Trimming White Pine Trees*


I have about 75 white pine trees on my property which I’ve been trimming every July in order to keep the branches close and the tree a good visual screen. Your statement on your website says: “Pruning the candles can used to shape a pine and keep it dense and within bounds. Completely breaking off the candle will discourage further elongation at that point. Shortening the candle, decreases the distance at which the next whorl of branches develops and makes the tree denser. Snapping the end off with your fingers rather than with pruning shears will avoid cutting off any expanding leaves which would then brown at their tips….White pines can also be pruned to control growth while the tree is still dormant and just before growth begins.” Because of that last sentence, I did not do any trimming of my trees last summer since I would prefer to do the trimming in the winter or early spring.

My question is: If I trim back some of last year’s new growth in February or March, will the cut ends of the branches develop new growth areas in late spring when the new growth normally occurs? In other words, will the tree respond in a similar way whether I trim it in July or trim it in February or March?



One of the key statements in our earlier response to your question, White pine trimming, is “There are two opportunities to prune your white pine (Pinus spp.): while the pine is still dormant and again when the ‘candles’ which are the expanding new growth have appeared…”

It is important to distinguish between pruning tree branches and pruning/trimming candles.   Pruning a tree during dormant season (e.g., late winter/early spring) will help the tree focus on strong shoots that grow rapidly – especially on the most severely pruned limbs. That being said, when the pine tree is in the “candle stage”, it can be pruned before the needles begin to unfold, which is around mid-June (dates will vary according to where you live, among other factors; references I consulted indicate that this period is usually from early June through early July). The candles can be pinched off or trimmed by 1/3 to 2/3 to limit the tree’s yearly growth.

Trimming the candles will encourage a denser growth, since by the end of that growing season, new terminal buds will have formed at the cut ends.  Next year’s growth will spread from these buds, creating another “whorl” of branches.  So….if you trim last year’s growth in February/March (which would likely include cutting off the new terminal buds), this would affect the current year’s growth (the “whorl”) that would have emerged from those terminal buds.   The overall effect would be that the growth would be less dense than if you were to continue to trim the candles in early July.  Accordingly, I suggest that if you are happy with the overall look of your trees, you continue to “trim” the growth as you have been doing.  If, on the other hand, you want a less dense look, pruning the terminal buds from last year’s growth in February/March would be fine – this would result in fewer “whorls”.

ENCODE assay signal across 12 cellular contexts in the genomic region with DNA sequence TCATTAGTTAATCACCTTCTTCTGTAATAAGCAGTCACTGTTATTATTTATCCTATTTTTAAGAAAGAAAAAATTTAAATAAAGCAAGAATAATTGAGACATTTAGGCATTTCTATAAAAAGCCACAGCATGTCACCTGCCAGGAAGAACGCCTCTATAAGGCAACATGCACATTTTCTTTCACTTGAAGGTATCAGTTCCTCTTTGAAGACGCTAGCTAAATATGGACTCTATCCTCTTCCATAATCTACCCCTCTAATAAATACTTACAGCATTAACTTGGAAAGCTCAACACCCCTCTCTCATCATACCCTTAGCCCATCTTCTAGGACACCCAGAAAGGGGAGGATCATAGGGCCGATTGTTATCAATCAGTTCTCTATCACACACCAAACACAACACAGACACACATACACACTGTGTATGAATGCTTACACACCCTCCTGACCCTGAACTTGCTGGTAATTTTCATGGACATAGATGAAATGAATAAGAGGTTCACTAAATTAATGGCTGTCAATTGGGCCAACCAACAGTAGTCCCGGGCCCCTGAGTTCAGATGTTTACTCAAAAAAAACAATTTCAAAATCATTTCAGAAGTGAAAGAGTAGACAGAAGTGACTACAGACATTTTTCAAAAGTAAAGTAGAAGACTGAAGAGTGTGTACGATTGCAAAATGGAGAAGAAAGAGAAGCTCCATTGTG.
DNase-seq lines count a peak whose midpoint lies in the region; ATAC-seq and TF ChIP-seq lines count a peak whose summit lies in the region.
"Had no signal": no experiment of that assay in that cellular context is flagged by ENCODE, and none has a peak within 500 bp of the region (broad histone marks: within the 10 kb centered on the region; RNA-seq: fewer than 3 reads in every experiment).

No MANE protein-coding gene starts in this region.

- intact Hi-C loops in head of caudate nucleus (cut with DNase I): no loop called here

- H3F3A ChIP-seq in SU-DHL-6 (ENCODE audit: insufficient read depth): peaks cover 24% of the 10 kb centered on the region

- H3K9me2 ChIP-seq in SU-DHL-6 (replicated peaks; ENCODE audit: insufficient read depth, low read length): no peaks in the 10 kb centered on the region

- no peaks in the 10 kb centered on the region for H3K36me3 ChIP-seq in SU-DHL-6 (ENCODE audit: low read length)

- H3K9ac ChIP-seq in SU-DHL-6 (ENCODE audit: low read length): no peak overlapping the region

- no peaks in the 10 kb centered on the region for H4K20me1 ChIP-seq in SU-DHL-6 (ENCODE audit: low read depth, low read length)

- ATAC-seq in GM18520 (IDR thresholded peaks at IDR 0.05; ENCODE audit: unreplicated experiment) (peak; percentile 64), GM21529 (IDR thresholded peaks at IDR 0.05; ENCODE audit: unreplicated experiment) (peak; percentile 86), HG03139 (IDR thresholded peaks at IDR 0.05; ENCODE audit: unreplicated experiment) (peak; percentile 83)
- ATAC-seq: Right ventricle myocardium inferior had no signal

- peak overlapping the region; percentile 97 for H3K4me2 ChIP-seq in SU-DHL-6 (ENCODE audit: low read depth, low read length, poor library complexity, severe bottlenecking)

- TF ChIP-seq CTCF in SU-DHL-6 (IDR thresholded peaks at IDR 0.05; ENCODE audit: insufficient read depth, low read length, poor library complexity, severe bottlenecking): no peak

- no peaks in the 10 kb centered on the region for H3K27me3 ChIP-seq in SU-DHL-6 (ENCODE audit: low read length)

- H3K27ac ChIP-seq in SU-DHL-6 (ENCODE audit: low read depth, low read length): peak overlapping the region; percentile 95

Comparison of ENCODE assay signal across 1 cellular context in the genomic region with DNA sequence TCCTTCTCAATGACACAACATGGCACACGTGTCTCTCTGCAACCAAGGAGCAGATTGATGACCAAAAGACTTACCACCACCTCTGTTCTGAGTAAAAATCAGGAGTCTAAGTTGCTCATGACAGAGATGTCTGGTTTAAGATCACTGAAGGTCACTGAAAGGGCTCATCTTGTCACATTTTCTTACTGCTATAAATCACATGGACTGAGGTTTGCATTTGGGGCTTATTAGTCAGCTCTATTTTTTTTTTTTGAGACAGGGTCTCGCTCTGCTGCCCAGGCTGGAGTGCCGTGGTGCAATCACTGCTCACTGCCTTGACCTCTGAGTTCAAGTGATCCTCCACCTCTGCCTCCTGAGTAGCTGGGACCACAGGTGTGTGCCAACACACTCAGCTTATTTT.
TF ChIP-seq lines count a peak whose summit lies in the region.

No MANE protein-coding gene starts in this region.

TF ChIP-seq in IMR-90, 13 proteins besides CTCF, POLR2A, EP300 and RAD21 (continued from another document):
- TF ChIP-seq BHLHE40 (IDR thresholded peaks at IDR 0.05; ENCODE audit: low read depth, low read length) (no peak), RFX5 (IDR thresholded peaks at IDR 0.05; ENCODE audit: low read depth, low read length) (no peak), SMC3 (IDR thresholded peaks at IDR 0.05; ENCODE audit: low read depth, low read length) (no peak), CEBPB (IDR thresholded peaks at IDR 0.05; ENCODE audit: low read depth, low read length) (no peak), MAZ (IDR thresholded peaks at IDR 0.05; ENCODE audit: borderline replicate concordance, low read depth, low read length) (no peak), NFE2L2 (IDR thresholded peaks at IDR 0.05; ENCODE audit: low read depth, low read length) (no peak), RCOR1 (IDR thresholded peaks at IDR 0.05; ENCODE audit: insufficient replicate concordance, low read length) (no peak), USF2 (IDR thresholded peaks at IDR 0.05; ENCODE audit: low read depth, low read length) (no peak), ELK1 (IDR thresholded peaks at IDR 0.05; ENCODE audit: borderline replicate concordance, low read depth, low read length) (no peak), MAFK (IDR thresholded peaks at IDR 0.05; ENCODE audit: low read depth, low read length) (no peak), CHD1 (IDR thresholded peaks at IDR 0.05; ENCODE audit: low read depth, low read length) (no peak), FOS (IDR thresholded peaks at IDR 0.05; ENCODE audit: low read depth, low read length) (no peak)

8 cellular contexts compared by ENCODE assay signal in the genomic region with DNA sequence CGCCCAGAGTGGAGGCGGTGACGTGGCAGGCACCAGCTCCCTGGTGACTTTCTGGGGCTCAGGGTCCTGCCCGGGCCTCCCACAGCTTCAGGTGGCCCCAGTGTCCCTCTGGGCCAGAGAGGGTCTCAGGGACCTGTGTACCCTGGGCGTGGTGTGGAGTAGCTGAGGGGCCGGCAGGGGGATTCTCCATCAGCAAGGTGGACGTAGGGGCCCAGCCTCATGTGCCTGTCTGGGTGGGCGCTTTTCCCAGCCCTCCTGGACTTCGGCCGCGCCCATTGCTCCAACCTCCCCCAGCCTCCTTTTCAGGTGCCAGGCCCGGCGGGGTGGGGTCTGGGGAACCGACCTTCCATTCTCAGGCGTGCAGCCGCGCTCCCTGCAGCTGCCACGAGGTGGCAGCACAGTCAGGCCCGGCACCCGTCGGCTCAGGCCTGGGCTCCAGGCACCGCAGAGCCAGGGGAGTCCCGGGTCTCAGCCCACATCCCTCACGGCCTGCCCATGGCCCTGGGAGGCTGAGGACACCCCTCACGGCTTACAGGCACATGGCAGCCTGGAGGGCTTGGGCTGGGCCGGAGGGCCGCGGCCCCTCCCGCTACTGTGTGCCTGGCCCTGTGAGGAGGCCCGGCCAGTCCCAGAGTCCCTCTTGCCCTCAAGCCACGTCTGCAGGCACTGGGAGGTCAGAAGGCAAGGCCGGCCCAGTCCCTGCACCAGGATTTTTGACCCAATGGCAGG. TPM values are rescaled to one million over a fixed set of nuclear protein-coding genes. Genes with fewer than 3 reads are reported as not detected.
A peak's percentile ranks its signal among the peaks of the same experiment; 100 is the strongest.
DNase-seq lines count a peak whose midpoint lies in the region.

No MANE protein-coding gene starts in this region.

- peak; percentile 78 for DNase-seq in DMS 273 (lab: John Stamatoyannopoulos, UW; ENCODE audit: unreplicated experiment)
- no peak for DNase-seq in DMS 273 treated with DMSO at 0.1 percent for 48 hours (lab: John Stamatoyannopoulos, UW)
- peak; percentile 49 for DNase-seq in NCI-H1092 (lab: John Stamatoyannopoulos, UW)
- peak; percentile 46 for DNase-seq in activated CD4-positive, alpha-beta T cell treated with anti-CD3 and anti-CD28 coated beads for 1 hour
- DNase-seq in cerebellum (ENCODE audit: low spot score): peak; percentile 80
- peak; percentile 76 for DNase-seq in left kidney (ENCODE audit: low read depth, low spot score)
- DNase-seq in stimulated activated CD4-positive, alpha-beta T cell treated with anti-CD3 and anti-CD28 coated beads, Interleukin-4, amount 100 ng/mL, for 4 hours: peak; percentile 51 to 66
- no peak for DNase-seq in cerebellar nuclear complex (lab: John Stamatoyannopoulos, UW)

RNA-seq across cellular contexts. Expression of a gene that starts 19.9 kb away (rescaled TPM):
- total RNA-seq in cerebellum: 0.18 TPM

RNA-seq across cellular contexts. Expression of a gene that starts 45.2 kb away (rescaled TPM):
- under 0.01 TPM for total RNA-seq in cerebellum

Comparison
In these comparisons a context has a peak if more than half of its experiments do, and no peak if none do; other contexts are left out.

Should full branches require pruning, this should be done around now (February-March), as suggested by some experts, although others suggest that if branches are  small, you can prune them any time of the year.

Here are some helpful references:

  • The Virginia Cooperative Extension’s “A guide to successful pruning, pruning evergreen trees”,   states that candles of whorl-branched conifers (this includes pines) should be pinched back from mid-to late-spring. They caution the gardener to avoid pruning evergreen trees from late summer to early autumn, as this could stimulate new growth that would be damaged/killed by the cold weather (this is a good general point about when NOT to prune).
  • In our earlier response, we provided you with a link to a University of Idaho publication, “How to prune coniferous evergreen trees”. It is recommended that pruning be done in late winter to early spring, and not in later spring to summer, when the live branches are growing. If you do prune during the growing season, you are more likely to damage the bark, and the tree would be increased risk for fungal infection.
  • One very interesting publication, by David Funk (of the US Department of Agriculture – Forest Service) in 1961 “Pruning white pine: a literature review” states (on p. 4) that some experts have found that the best times to prune are from December through February, but also notes that other experts feel that when pruning smaller limbs, the season you prune is not important. He goes on to advise that pruning early is the most satisfactory, and provides a good explanation as to why this minimizes risk of fungal infection. (There is no need to download this document – simply click on the page to move to the next one)

Finally, as Toronto master gardeners, we generally respond to questions from gardeners in or around Toronto, or our province of Ontario. While we are happy to answer your questions, for future reference, you may wish to contact Master Gardener groups closer to your home.  For example,  see the Michigan State University Extension – Berrien County:  near the top of the page is a telephone number for those with home gardening questions. Although you do not live in Wayne County, the Master Gardeners of Western Wayne County has a very helpful website, where you can pose any gardening questions, either online or via telephone.